This is an issue that merits considerable and immediate attention, which is why I have introduced legislation to address FASD in Ontario schools. In recent weeks, I have had the pleasure of meeting with many stakeholders, including individuals living with FASD, parents and support groups, FASD advocates, and educational professionals. I have received their feedback and applied it to my private member’s bill, entitled the Education Statute Law Amendment Act (Fetal Alcohol Spectrum Disorder), 2020.
School boards, teachers, and early childhood educators can create an environment in which students with FASD can succeed, if they have the necessary knowledge and understanding of FASD, and if there are policies in place to address it. If passed, Bill 172 would lead to better outcomes for students with FASD. I encourage my fellow MPPs to support the bill, and I hope that through its introduction we can raise awareness of FASD across the province.For more information:
Wendy Weston – WWeston@liberal.ola.org
“Children living with Fetal Alcohol Spectrum Disorder (FASD) experience incredible challenges in the educational system. MPP Kathleen Wynne‘s Private Member’s Bill has the potential to dramatically improve the lives of children and adults living with FASD, their families and caregivers, and the communities in which they live. Through improving learning outcomes, this bill has the potential to positively impact future rates of homelessness, drug use, addictions, and conflict with the law. By increasing awareness among educators, the bill will help children with FASD move through our education system, leading to many additional positive social outcomes in the future.” – Sophie Kiwala, former MPP for Kingston and the Islands
“The challenges that families raising children with FASD must navigate on a daily basis in our education system are a major source of stress and family disruption. We need to change the narrative from one of exclusion and conflict to one of support and understanding. Children with FASD can and will learn in an environment that recognizes their individual strengths and capabilities. They learn in different ways and at different rates compared to typically developing children, and it’s only through an awareness that this is a child with a brain injury, that we can change the story from one of struggle to one of success.” – James N. Reynolds, PhD – Professor in the Department of Biomedical and Molecular Sciences at Queen’s University, and Chief Scientific Officer of the Kids Brain Health Network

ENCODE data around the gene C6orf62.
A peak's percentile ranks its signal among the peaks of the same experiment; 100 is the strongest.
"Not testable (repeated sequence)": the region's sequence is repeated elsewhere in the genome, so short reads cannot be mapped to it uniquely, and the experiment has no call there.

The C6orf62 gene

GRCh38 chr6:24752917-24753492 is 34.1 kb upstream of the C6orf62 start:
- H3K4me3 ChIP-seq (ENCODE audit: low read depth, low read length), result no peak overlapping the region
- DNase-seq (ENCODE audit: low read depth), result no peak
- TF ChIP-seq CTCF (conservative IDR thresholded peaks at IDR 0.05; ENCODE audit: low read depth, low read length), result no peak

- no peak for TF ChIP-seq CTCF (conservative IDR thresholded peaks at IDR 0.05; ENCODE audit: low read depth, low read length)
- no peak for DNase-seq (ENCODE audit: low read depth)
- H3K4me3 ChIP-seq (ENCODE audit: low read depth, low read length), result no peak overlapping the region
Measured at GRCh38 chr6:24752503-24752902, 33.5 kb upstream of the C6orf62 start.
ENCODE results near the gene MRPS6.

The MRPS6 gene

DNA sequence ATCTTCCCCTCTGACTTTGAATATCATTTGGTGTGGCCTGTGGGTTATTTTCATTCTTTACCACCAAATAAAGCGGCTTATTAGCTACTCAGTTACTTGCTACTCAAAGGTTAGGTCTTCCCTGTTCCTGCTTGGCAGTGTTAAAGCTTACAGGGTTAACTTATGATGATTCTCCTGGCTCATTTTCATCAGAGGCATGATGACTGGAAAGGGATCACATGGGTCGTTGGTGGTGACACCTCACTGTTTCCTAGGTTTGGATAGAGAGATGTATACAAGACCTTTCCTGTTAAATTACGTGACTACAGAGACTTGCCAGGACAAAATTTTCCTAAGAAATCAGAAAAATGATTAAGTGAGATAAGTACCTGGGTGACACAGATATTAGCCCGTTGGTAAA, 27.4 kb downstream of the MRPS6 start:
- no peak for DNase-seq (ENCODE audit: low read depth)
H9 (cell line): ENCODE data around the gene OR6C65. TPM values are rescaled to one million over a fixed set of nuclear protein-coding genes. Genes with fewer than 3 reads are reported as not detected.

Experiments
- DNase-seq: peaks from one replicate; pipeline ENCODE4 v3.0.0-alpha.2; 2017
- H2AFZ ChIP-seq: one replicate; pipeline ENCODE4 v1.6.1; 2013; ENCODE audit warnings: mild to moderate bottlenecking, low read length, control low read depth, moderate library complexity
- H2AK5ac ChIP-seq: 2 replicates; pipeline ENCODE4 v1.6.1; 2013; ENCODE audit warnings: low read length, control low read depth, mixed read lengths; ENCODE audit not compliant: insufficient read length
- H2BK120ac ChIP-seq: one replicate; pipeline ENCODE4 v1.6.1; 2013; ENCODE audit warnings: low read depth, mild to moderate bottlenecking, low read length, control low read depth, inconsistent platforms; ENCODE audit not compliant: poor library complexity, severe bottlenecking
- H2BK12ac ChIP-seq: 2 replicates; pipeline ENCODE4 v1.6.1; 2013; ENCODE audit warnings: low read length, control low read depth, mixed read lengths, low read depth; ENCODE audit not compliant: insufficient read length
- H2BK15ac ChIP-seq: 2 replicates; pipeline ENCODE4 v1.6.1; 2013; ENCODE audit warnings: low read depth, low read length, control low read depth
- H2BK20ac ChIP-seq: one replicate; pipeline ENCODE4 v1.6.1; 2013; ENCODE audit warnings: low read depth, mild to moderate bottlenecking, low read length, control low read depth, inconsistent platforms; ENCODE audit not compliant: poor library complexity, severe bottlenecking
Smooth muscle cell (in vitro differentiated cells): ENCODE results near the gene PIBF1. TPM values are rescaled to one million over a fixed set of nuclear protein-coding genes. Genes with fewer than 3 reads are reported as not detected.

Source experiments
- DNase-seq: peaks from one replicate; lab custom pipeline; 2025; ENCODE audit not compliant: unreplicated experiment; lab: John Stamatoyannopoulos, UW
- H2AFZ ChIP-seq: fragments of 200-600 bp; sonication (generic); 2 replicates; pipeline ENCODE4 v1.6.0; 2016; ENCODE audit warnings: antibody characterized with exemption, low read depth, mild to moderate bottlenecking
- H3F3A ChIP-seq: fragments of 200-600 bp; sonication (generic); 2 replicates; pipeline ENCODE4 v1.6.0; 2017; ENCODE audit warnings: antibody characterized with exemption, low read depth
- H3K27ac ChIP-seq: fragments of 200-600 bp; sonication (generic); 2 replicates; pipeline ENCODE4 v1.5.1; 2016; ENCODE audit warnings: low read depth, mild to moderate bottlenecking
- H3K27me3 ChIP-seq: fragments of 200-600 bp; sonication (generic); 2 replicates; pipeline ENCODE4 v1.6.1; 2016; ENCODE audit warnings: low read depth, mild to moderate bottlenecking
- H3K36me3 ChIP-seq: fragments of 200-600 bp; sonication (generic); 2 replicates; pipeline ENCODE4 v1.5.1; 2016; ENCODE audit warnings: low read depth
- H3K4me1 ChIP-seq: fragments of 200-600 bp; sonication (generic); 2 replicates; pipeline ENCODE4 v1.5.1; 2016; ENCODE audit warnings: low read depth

“FASD is the result of permanent brain damage. While it cannot be cured, children with FASD can succeed in school if educators are trained to provide modern brain-based neurobehavioural supports, provided those supports are made available to students. I believe that MPP Kathleen Wynne’s bill is an important first step to a brain-
based neurobehavioural approach to education in Ontario which will support the needs of students with FASD, as well as those with brain-based learning differences in general.” – Mary Cunningham – Owner of KWC FASD Consulting, member of the FASD Ontario Network of Expertise and head of its Education Action Group, and has also had the privilege of parenting a person with FASD.
“Children with FASD are scattered throughout many agencies, programmes, and services that attempt to meet their needs, often with limited resources and understanding. However, every child with FASD is in school. When we develop policies and strategies designed specifically to meet their needs in the education system we will reach 100 percent of kids with FASD. The long-term benefits of this Bill will be immeasurable.” – Len Whalen – Coordinator of the FASD Parent Action Group of Southeastern Ontario, and member of the Special Education Advisory Committee for the Algonquin & Lakeshore Catholic District School Board.
“FASD is estimated to affect more than 500,000 people in Ontario and is more prevalent than Autism, Down Syndrome, Spina Bifida, and Cerebral Palsy combined. Despite this, FASD is the least known and supported neurological disorder in Ontario. MPP Wynne’s bill represents a critical first step to promote greater awareness and understanding of FASD, and the focus on training for educational professionals will benefit the more than 60,000 children estimated to have FASD in Ontario. The Ontario FASD Action Network (OFAN) sincerely hopes that all MPPs support this Bill.” – Mark Courtepatte – Ontario FASD Action Network (OFAN)
“On behalf of the Toronto FASD Network, I’d like to thank MPP Wynne for introducing this bill. We will encourage all City of Toronto MPPs to support it, knowing what a difference it will make in the lives of students affected by FASD and their families.” – Sharron Richards, Co-chair of the Toronto FASD Network
If you are in Ontario, please send an email to your local Member of Provincial Parliament, asking them to support this Second Reading.
If you would like to read the history of the Bill, check out these posts: